Anyone else use ridiculous methods to motivate yourself sometimes, or are you guys all healthy and normal about getting exercise?


  1. Your timing, as always, is fabulous. I was just reading an article in the NYT about a study that showed people who meditate before going running have a better attitude about exercise.

    Meditating before running could change the brain in ways that are more beneficial for mental health than practicing either of those activities alone, according to an interesting study of a new treatment program for people with depression.

  2. Sometimes it's tough to motivate myself, sometimes it's not. I find week days easier than weekends, unless I can get my backside up and out of bed early. I find YouTube videos by CT Fletcher also help me - you should check him out if you aren't familiar! :)

  3. I am motivated to work out by the muscles. I have been lifting more weights lately and I have been seeing more and more muscle definition....... And I LIKE IT! I lifted a weight and I likeeeeddddd itttt - Ha! Sing that verse to the beat of Katy Perry's song kissed a girl, LOL !

  4. What's normal? There's no normal around here. If i don't make myself exercise because i know i have to, i simply wouldn't. The part of me that believes exercise is torture is alive and well and doesn't show any signs of going away soon.

  5. I do my best work when I am distracted and supervised. I try to throw myself out of the house before I have actually woken up (can't tell you how many times I have forgotten my bra, bathing suit or socks as a result). I finish dressing on the porch. I turn myself in for supervision once I get to the gym. Either my trainer, my friends or the class I am taking kicks my butt. It is just best to keep my brain out of it. If it gets talking, things are going to go badly.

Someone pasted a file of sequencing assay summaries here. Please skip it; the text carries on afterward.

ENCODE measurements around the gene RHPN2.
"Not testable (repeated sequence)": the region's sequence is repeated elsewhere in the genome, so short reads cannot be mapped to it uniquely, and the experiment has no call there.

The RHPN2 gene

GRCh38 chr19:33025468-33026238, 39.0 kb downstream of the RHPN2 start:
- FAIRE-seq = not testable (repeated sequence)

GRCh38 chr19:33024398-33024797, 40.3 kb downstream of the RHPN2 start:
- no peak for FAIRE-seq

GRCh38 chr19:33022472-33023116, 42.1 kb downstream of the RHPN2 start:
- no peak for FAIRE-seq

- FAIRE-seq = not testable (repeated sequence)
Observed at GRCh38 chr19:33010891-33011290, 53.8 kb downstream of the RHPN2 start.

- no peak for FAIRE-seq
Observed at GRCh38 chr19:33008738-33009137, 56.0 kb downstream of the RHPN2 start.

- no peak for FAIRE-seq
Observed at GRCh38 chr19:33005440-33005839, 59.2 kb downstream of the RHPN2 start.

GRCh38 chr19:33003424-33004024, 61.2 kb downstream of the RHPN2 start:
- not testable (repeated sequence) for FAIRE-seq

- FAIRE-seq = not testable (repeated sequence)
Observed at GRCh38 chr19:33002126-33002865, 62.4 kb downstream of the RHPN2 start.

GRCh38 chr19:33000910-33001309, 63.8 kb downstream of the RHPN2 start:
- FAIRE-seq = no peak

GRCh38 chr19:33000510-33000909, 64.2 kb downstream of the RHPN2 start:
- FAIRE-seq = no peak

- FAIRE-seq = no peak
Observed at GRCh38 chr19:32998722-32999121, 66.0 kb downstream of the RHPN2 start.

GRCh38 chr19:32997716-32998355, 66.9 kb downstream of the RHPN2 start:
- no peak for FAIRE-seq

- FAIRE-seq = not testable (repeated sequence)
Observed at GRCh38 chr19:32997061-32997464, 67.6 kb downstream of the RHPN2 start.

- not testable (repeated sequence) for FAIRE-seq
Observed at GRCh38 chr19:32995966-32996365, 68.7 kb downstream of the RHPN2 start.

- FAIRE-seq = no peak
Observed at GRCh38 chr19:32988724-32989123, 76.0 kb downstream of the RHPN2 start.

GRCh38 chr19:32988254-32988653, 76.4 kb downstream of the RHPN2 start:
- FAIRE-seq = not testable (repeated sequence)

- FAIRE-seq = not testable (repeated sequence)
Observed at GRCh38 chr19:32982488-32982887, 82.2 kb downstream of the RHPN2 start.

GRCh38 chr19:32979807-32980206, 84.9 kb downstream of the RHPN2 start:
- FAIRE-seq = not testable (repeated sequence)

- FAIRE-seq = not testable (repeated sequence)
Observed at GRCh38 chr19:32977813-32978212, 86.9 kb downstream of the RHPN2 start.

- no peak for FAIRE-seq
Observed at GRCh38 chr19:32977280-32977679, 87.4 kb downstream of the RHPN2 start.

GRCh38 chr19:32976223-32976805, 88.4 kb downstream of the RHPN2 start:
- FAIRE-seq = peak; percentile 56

6. I have to push myself too. I work out twice a week with a trainer now. If I miss a few weeks, like when out of town, on vacation, I sure can tell. My strength level goes down really fast when I don't workout. As an (ahem) older lady, I really appreciate being strong.
    Like you, once I drag my sorry butt to the gym, I enjoy the workouts, sweat and all!

    Walking is what I need to do more of. Trouble is, I have a very bad knee. According to the doctor it is pretty much bone on bone osteoarthritis. It isn't bad enough for knee surgery but it hurts like hell to walk anymore. I am considering getting my courage up to go to the doc to get those steroid(?) shots in my knee again. That is SO painful though and only lasts a few months. But if I don't, it will be a lot harder to move the scale back down, like I currently would like to do.

    Gads the inner child can be a pain. "I don't wanna" is what she keeps saying. I just slap her silly and go anyway.

  7. I'm not much for exercising to the point where I can't breathe--or even sweating much--but thank you for the motivational idea of the gym. I've been thinking I should try to go back, now that my foot, with my new shoes, is better, and my shoulder has been not painful for weeks, but my days off are full of stuff, such as walking for an hour or more, thank you, new shoes. This day off I was thinking "Where shall I walk today? Oh, bother, the maples are blooming! I'll have to use the blasted exercise bike" (pollen season is why I bought the thing in the first place) and you remind me that the gym is Indoors. If my shoulder behaves itself I can lift some weights for the first time in months, and use the gym's reclining bike.

    Also, "meekrats"? Best typo ever!

    Mary Anne in Kentucky

    1. OK, it's worse than that Mary Anne--years ago I misread meerkats as meekrats and even once I realized my error, I still get it wrong half the time! Some strange wire crossed in my brain.